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The Zones of Thought is a science-fiction setting created by Vernor Vinge.

In the Zones of Thought verse, the basic gimmick is that The Singularity is spread out sideways. In the Unthinking Depths near the core of the galaxy, no intelligence is possible; in the Slow Zone, where Earth is, Mundane Dogmatic rules apply; the Beyond allows soft SF tropes such as Faster-Than-Light Travel or Anti Gravity, and in the Transcend, everyone is Sufficiently Advanced. Thus, as you head out of the galaxy, you see the same progression of advancing technologies as you'd expect to see over time if our technology went through a Singularity. In the Slow Zone, Vinge posits that human technological advance reached an apex with the "Age of Failed Dreams", during which it was discovered that faster than light travel, immortality, strong AI, and a few other things are impossible.

A Deepness in the Sky takes place in the Slow Zone, next to a very peculiar star. Humanity ignored it for centuries, until possible alien radio signals prompt two nearby cultures to each send a fleet of ships: the Qeng Ho, part of a group of interstellar traders, and the Emergents, an enigmatic civilization that has suddenly raised their technology to high levels.

A Fire upon the Deep, which was written first, mostly takes place in the Beyond. A human expedition to the Transcend releases the Blight, a malign artificial intelligence which has been dormant for five billion years. The only survivors of the expedition are one family, who flee to a backwater world, where both parents are immediately killed and the children sucked into the power struggles of the medieval-level alien natives. Meanwhile, the Blight is rampaging across the galaxy, so a second expedition is sent in search of the children, on the off-chance that their parents might also have found a counter-measure.

The Children of the Sky, a sequel to A Fire Upon the Deep, came out in October 2011.

Tropes used in Zones of Thought include:

  • Affectionate Parody: Of UseNet, in the otherwise serious A Fire Upon the Deep.
  • Alternate Number System: The Tines have two different number systems: one where they count "by legs" (in base 4) and one where they count "by fore-claws" (in base 10). Confusion between these two systems leads to the accidental meeting of two of the major characters in A Fire Upon the Deep. Amdiranifani is housed in room 33, Jefri is supposed to be imprisoned in room 15 (33 in base 4), and the guard who's taking him there uses the wrong numbering system.
  • Anyone Can Die: Named characters fall like flies.
  • Apocalypse How: A Fire Upon the Deep features a mind-boggling amount of death and destruction. It's strange sort of Class X-3: While most of the good guys survive, and so does the planet on which most of the novel unfolded, an enormous area of High Beyond is converted to Slow Zone. This destroys the Blight, which is dependent on High Beyond technology for its survival. It is also the deathblow for trillions of beings and countless civilizations across a huge swath of the galaxy, whose existences depended on FTL and the same advanced tech as sustained the Blight.
    • While it was said that trillions were killed in this act, if you look at the visualization of the galaxy and it's zones, the area affected is relatively small in comparison the totality of the Beyond.
  • Ancient Conspiracy: A Fire Upon the Deep contains an extremely dormant trap setup by the Blight the last time it was active, billions of years ago.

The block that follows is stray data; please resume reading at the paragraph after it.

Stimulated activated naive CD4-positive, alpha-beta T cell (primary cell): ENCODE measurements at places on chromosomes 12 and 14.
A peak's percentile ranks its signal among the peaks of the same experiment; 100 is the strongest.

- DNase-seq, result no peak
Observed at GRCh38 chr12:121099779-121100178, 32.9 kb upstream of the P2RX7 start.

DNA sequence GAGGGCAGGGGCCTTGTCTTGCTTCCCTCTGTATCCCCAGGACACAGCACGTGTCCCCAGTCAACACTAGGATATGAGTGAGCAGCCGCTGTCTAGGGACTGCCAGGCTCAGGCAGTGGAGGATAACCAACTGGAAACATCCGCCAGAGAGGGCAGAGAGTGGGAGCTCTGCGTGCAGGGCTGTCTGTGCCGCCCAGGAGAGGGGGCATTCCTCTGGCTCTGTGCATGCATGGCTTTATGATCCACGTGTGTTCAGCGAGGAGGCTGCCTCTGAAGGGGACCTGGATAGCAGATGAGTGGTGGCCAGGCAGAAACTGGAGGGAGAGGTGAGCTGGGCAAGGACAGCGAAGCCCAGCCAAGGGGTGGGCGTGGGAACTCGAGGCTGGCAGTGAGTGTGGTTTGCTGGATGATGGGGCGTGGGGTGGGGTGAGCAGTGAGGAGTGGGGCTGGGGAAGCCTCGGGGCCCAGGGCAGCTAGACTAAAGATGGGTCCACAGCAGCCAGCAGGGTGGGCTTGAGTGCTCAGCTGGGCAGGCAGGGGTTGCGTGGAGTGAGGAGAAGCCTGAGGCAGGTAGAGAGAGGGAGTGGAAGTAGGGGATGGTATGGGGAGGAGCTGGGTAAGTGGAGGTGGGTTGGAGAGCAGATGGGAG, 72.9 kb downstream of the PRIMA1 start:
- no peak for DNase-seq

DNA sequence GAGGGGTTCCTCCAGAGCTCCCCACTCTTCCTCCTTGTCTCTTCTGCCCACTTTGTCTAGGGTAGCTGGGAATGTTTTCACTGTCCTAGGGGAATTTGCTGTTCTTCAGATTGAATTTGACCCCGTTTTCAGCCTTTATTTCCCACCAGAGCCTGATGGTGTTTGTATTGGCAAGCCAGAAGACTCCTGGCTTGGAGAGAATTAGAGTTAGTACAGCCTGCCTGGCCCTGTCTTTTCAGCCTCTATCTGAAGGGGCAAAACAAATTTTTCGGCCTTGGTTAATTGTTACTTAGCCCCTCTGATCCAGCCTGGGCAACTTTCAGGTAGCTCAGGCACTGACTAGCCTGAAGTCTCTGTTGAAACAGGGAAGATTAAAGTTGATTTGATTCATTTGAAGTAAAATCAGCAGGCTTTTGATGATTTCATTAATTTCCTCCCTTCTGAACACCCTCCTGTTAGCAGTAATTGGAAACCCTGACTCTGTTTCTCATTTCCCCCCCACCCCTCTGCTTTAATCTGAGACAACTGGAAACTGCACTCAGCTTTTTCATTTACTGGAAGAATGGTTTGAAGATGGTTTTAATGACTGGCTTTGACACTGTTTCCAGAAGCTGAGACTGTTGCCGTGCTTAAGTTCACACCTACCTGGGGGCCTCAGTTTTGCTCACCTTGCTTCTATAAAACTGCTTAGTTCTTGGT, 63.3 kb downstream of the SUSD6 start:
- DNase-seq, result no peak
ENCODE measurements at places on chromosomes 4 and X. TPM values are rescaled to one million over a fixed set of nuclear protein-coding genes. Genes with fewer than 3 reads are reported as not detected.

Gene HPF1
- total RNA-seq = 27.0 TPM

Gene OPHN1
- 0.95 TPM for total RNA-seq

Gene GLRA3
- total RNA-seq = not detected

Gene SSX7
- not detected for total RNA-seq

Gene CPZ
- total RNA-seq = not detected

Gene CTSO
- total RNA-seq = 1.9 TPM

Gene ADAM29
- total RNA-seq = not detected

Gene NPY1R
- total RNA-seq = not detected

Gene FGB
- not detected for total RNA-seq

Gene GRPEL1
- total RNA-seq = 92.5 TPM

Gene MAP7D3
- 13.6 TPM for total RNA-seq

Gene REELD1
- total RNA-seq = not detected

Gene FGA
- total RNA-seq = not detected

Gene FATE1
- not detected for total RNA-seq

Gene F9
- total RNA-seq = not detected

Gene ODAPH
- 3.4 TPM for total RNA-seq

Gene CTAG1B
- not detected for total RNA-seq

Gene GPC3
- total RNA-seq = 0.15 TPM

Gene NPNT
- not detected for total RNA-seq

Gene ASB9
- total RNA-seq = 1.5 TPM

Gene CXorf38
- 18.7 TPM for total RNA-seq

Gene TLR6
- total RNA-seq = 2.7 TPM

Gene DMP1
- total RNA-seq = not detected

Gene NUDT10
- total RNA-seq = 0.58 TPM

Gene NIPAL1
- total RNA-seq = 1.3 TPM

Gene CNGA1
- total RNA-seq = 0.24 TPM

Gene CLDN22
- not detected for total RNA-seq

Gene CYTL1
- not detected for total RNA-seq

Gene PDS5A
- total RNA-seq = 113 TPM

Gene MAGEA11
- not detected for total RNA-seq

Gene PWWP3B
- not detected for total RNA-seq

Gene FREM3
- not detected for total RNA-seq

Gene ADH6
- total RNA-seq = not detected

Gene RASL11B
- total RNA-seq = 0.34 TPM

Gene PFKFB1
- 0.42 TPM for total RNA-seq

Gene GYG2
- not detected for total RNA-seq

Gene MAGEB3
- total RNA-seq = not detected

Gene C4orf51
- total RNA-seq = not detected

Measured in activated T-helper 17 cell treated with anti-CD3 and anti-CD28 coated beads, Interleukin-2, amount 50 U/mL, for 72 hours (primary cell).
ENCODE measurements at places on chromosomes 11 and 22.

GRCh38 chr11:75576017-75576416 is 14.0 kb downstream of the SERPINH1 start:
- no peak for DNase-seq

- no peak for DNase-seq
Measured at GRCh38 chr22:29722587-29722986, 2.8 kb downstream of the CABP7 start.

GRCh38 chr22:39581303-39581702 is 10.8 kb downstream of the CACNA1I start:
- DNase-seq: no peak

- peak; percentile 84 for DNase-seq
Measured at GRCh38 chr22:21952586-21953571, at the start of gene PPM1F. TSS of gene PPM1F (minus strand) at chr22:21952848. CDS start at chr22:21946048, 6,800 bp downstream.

• Badass Grandpa: Pham Nuwen
  • Batman Gambit: A Deepness in the Sky has a rare example of competing protagonist Batman Gambits. Sherkaner Underhill invaded the Focus system and manipulated it to defend against Nau's genocidal plans, while Pham Nuwen used the localizers to invade the system and manipulate it against Nau. They both almost squash each other by accident, buying Nau valuable time when executing his Evil Plan and leading to the probable death of both Sherkaner and his wife.
  • Big Brother Is Watching: In A Deepness in the Sky, the Emergents take over the Qeng Ho ships, using thousands of dust sized cameras to watch over the Qeng Ho.
  • Bittersweet Ending:
    • A Fire Upon the Deep, as described above at "Apocalypse How".
    • A Deepness in the Sky, arguably only if you've already read A Fire Upon the Deep.
  • Brain-Computer Interface: Such interfaces are noted in passing in A Fire Upon The Deep. They don't work very well below the High Beyond, but their users still don't like taking them off.
  • Break the Cutie: Qiwi in A Deepness in the Sky... oh, where do we start?
    • She spends 5 or 6 years aboard a star ship, isolated from her peers with only a low-population skeleton crew for company. Of course, Qiwi and her parents find this a fun learning experience.
    • Later, the older Lisolet (Qiwi's mom) is killed in rather gruesome (or serene, your mileage may vary) scene.
    • A work crew is seemingly cooked alive as soon as OnOff enters its 'On' state. Qiwi remarks, "I should have been there."
    • Not to mention the fact that, every so often, she learns the horrible truth about her situation- particularly the scene where she stumbles upon a recording of Thomas Nau enjoying torturing her mother to death- just to have her mind wiped. Again and again and again.
    • So many other things.
  • The Chessmaster:
    • In A Deepness in the Sky, Pham Nuwen and Tomas Nau.
    • In A Fire Upon the Deep, Flenser. (Probably The Woodcarver, too; Flenser was her student originally.)
  • Consummate Liar: Tomas Nau. The old Flenser once was this too, noting, that his previous self could have convinced a fish to swim right into his mouth, but during the story he's no longer able to maintain his facade consistently, thanks to Tyrathect's influence.
  • The Cuckoolander Was Right: In A Fire Upon the Deep, there's a galaxy-spanning UseNet-like network where various aliens discuss the crisis, from a number of different perspectives. One particular alien, "Twirlip of the Mists", is talking through several layers of auto-translation software on an extremely low-bandwidth connection, so most of what it says sounds rather bizarre. It's pretty much all exactly right, though, including such apparent nonsense as "hexapodia is the key insight".